“OSS” Explained – Explanatory Notes for July 2021 VAT E-Commerce Rules

Bradley Feimer
October 29, 2020

On 30 September 2020, the European Commission published its “Explanatory Notes on VAT E-Commerce Rules,” to provide practical and informal guidance on the upcoming July 2021 e-commerce regulations. This “EU VAT e-commerce package” was initially adopted (under Directive 2017/2455 and Directive 2019/1995) and set to be implemented on 1 January 2021 but has since been delayed until 1 July 2021.

The Explanatory Notes set out to explain the practical aspects of the upcoming changes to place of supply rules and reporting obligations for certain online supplies in Europe: specifically, B2C distance sales of goods imported from third countries, intra-community distance sales of goods, and cross border supplies of services. The explanatory notes provide further guidance on the application of the new One Stop Shop (“OSS”) and import One Stop Shop (“iOSS”) regimes, including scenarios where Electronic Interfaces (such as marketplaces) are deemed liable for the collection and remittance of VAT relating to underlying suppliers transacting on their platforms.

The OSS scheme:

For EU-EU goods deliveries, suppliers are no longer compelled to register and file VAT returns in every EU Member States where distance selling thresholds are exceeded.  Instead, a new EU-wide threshold of €10,000 applies, after which VAT must be collected and remitted based on the destination of the goods. Under the OSS, suppliers (or deemed suppliers) may elect to register once in their Member State of identification and file a single, simplified OSS return in respect of all their EU distance sales. A similar scheme known as the Mini One Stop Shop (“MOSS”) already exists for electronically supplied services by EU and non-EU suppliers.  Its scope will be broadened so that it includes all B2C services where the VAT is due in a country where the supplier is not established. 

B2C suppliers who choose to participate in OSS must use it for all supplies that fall under the scheme.  This shouldn’t be seen as a drawback, however, because the OSS scheme is designed to reduce admin burdens wherever it’s used.  For example, in addition to simplifying registration requirements, OSS imposes no obligation to issue a VAT invoice for B2C supplies. (An EU Member State may opt to impose invoice requirements relating to service invoices only, but not for goods).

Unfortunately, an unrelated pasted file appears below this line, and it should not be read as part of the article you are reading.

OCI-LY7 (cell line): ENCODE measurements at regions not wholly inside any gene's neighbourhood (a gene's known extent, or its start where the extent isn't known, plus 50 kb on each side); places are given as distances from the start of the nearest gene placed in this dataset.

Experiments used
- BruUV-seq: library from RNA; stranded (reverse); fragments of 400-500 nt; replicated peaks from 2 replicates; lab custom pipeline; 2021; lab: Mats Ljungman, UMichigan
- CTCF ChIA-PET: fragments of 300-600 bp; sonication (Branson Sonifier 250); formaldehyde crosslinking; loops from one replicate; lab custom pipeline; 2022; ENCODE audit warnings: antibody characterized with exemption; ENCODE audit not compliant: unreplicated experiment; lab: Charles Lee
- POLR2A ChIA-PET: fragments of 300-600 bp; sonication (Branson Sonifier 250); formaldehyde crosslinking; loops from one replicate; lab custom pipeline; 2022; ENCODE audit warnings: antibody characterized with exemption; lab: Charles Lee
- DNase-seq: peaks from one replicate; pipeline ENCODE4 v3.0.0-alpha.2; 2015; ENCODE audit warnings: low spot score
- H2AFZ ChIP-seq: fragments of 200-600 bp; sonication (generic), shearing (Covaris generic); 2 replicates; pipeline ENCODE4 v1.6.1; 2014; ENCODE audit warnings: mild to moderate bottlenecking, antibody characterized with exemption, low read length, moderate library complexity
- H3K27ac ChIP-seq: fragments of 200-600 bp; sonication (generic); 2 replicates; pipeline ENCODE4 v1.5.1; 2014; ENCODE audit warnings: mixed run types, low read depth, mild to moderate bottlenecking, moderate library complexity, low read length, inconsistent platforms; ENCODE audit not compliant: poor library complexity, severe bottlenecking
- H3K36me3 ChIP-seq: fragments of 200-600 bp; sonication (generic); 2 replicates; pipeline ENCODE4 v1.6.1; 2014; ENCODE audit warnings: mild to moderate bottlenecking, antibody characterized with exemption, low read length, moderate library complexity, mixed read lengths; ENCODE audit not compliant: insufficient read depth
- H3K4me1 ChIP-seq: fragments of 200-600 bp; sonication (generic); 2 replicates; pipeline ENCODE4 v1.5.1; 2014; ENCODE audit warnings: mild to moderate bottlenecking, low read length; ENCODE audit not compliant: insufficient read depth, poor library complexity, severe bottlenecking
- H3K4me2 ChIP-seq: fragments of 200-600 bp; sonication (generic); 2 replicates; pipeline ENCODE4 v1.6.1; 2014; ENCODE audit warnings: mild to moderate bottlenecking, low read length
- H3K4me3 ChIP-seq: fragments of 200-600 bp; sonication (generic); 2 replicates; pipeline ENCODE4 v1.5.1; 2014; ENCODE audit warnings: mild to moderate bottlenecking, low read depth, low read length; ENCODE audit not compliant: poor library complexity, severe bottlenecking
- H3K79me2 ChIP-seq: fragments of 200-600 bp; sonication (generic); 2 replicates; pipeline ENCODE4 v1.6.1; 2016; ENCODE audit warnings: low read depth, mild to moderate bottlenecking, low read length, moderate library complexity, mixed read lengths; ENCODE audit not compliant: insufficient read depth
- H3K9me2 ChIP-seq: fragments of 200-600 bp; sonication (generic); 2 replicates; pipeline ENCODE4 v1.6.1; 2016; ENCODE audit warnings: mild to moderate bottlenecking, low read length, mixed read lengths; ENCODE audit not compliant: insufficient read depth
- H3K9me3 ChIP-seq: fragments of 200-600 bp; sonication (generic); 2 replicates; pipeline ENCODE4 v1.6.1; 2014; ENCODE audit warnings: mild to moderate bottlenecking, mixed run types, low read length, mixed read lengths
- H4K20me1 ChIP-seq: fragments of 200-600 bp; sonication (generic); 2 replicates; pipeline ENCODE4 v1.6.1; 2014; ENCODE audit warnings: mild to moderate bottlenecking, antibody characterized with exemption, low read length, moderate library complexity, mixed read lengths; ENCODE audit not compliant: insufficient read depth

The iOSS scheme:

Distance sales of goods imported from third countries, with an intrinsic value no greater than €150, may be subject to the new iOSS simplification regime, designed to facilitate a smooth and simple collection of VAT on B2C imports from outside the EU. With the concurrent repeal of the €22 low-value consignment relief (and the absence of an alternate threshold or de-minimus) this is an attractive option for suppliers looking to reduce administrative and compliance burden. Under this mechanism, a supplier (or deemed supplier) may elect to register  – via an intermediary for non-EU suppliers –  for iOSS in a single Member State, and collect VAT in the respective EU country of destination, and remit monthly iOSS VAT returns in support.  

The explanatory notes to the new e-commerce rules emphasize the overriding goal of making VAT collection more effective, reducing VAT fraud, and simplifying VAT administration. Nevertheless, the new rules are massive in scope, and businesses must be careful to ensure that their internal systems are properly configured prior to the changes taking effect.

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Author

Bradley Feimer

Bradley Feimer is Regulatory Counsel at Sovos. Within Sovos’s Regulatory Analysis function, Bradley focuses on domestic sales tax, international Value Added Tax, and Global Sales Tax. Bradley received a B.A. in English from The Ohio State University and J.D. at Suffolk University Law School. Bradley is a member of the Massachusetts Bar.
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